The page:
St. Catherine’s librarian Father Justin gingerly turns the page of a palimpsest undergoing multispectral imaging.
The monastery has a rich collection of icons and other religious objects, but it is most famous for its library, which, with more than 3,300 manuscripts, is second only to that of the Vatican in terms of the number of ancient texts it contains. While the Vatican library was assembled carefully over the centuries, St. Catherine’s collection is different, more eclectic. “The Sinai library differs from most libraries in that it grew organically to provide the monks with copies of the scriptures and books that would inspire and guide them in their dedication,” says Father Justin, who serves as the monastery’s librarian. Many of the monks and pilgrims who came to the monastery over the centuries left manuscripts as gifts, resulting in an especially idiosyncratic collection. In addition to important Christian texts, the library contains, for instance, one of the world’s earliest known copies of the Iliad.
Father Justin began a program of digitizing the monastery’s collection in the late 1990s. He knew, however, that he was unable to make a record of some of the most intriguing texts in the collection. Since the late nineteenth century, scholars had been aware that many of the works in the collection are palimpsests that conceal older texts (see “The Bible Hunters”). Over the years, scholars were able to read three of the palimpsests that were legible, but the vast majority remained invisible to the naked eye and went unstudied. In 1996, a Georgian scholar used ultraviolet light to read a Sinai palimpsest with an overtext in medieval Georgian. He found that the underlying text was written in Caucasian Albanian, and was the first example of a text written in this now-extinct language. It was an exciting discovery, but the process had drawbacks. “Prolonged use of ultraviolet light is a risk to both the eyesight of the scholar and the manuscript itself,” says Father Justin. The technique just wasn’t a practical way to read the library’s palimpsests.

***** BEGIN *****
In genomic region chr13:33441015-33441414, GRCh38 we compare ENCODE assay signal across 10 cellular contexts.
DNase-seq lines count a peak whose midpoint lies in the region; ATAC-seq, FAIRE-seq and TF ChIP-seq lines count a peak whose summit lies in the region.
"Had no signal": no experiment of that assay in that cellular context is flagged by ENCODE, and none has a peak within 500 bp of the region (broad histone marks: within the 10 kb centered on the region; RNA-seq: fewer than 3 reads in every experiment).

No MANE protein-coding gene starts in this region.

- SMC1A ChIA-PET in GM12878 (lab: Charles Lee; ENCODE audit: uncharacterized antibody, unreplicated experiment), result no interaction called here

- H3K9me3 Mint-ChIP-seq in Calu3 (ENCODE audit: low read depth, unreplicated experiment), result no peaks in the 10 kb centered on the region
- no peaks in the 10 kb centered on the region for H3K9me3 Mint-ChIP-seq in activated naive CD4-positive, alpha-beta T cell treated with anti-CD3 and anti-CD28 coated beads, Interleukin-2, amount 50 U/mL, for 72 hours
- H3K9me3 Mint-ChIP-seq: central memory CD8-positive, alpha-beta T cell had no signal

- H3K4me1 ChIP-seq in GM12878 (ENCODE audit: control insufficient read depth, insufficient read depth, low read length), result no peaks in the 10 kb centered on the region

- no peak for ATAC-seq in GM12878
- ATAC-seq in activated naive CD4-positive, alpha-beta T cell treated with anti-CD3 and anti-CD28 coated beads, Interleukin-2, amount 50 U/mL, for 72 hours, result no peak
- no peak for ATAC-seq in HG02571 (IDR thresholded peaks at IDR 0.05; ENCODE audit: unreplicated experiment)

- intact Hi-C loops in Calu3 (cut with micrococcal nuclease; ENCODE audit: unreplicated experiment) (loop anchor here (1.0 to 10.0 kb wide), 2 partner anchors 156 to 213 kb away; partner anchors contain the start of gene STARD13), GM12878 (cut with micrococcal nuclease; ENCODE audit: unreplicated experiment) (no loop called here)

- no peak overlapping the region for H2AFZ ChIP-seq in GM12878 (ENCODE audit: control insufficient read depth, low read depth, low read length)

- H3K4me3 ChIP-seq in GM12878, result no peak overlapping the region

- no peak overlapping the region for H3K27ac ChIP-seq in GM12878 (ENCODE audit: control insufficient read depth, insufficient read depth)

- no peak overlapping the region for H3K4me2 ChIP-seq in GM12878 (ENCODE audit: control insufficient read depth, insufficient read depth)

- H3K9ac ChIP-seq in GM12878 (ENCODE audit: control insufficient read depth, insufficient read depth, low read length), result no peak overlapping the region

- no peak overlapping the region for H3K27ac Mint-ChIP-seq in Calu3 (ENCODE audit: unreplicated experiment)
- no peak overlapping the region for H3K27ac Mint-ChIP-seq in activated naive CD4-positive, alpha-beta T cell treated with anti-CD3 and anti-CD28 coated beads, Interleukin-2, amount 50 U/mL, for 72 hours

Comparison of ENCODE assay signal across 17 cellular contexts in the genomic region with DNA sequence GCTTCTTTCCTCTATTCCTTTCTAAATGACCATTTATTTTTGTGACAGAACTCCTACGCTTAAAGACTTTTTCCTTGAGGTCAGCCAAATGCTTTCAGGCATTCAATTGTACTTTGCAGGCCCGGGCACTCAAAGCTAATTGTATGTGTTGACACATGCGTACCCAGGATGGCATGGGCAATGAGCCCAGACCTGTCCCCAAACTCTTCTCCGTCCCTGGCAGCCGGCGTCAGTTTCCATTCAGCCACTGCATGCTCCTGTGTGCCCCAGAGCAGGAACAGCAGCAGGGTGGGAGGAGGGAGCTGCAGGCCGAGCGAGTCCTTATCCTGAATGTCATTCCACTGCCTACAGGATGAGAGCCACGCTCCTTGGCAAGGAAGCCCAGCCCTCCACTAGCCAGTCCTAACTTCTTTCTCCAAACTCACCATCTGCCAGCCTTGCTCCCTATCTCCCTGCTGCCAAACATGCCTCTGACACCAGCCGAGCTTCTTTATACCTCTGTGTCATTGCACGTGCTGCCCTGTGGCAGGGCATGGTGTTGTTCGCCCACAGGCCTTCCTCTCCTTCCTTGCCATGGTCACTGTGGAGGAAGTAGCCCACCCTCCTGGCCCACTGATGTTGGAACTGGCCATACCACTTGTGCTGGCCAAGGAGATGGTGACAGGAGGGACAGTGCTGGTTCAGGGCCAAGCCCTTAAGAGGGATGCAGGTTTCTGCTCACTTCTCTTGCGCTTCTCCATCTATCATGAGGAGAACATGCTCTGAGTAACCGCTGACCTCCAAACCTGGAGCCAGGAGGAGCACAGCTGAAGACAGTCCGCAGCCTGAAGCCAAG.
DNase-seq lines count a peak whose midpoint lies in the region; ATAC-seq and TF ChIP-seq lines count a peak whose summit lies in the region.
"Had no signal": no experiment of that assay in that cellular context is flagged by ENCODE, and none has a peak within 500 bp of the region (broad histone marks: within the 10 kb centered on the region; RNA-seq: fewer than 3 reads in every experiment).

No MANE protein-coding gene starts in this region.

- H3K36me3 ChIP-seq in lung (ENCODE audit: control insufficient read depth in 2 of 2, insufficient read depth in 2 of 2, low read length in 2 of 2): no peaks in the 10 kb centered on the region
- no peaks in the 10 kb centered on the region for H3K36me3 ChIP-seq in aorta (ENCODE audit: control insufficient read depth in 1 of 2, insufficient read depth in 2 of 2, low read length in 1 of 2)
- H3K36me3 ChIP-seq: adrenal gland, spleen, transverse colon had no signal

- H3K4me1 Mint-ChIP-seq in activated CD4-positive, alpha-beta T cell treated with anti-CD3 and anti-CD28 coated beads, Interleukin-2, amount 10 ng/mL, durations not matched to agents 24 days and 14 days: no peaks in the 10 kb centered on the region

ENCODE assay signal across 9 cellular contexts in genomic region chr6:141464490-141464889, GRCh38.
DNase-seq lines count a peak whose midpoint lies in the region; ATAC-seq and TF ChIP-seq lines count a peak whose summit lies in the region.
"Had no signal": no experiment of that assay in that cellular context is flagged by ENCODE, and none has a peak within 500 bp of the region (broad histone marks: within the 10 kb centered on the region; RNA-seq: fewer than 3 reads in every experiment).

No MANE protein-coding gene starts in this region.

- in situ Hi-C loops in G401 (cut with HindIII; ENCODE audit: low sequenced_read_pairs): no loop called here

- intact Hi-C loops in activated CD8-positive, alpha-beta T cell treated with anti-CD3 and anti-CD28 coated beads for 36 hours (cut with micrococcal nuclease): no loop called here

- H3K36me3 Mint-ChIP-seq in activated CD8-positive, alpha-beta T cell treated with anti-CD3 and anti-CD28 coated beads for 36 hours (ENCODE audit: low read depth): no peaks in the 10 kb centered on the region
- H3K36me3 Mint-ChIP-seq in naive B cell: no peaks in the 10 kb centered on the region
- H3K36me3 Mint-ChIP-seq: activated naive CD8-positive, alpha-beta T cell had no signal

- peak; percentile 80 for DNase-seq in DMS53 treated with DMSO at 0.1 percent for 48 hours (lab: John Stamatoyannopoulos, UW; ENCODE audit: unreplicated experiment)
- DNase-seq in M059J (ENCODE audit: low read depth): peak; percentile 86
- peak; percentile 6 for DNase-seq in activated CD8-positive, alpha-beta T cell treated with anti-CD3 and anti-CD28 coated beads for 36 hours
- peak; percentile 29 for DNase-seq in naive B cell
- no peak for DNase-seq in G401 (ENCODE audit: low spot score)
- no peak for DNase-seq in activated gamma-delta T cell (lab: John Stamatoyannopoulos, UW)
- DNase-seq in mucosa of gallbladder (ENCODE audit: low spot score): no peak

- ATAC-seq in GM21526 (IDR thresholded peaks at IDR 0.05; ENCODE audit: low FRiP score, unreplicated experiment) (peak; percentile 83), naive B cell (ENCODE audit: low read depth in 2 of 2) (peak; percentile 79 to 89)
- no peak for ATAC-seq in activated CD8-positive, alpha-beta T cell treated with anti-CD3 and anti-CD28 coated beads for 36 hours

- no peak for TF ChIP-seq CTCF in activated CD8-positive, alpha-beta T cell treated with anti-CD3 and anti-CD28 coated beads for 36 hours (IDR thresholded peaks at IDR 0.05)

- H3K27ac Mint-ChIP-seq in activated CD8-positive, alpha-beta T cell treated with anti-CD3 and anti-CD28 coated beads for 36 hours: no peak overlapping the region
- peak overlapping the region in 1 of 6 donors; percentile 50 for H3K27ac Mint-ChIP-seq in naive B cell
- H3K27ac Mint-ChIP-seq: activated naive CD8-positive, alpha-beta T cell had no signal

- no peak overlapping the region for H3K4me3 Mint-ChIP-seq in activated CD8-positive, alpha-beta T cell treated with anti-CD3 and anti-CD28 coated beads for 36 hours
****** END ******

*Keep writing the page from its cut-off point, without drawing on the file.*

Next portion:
Before multispectral imaging, writing on a medieval Arabic manuscript (top) concealed a full-page illustration of a medicinal herb (above) dating to the 5th century.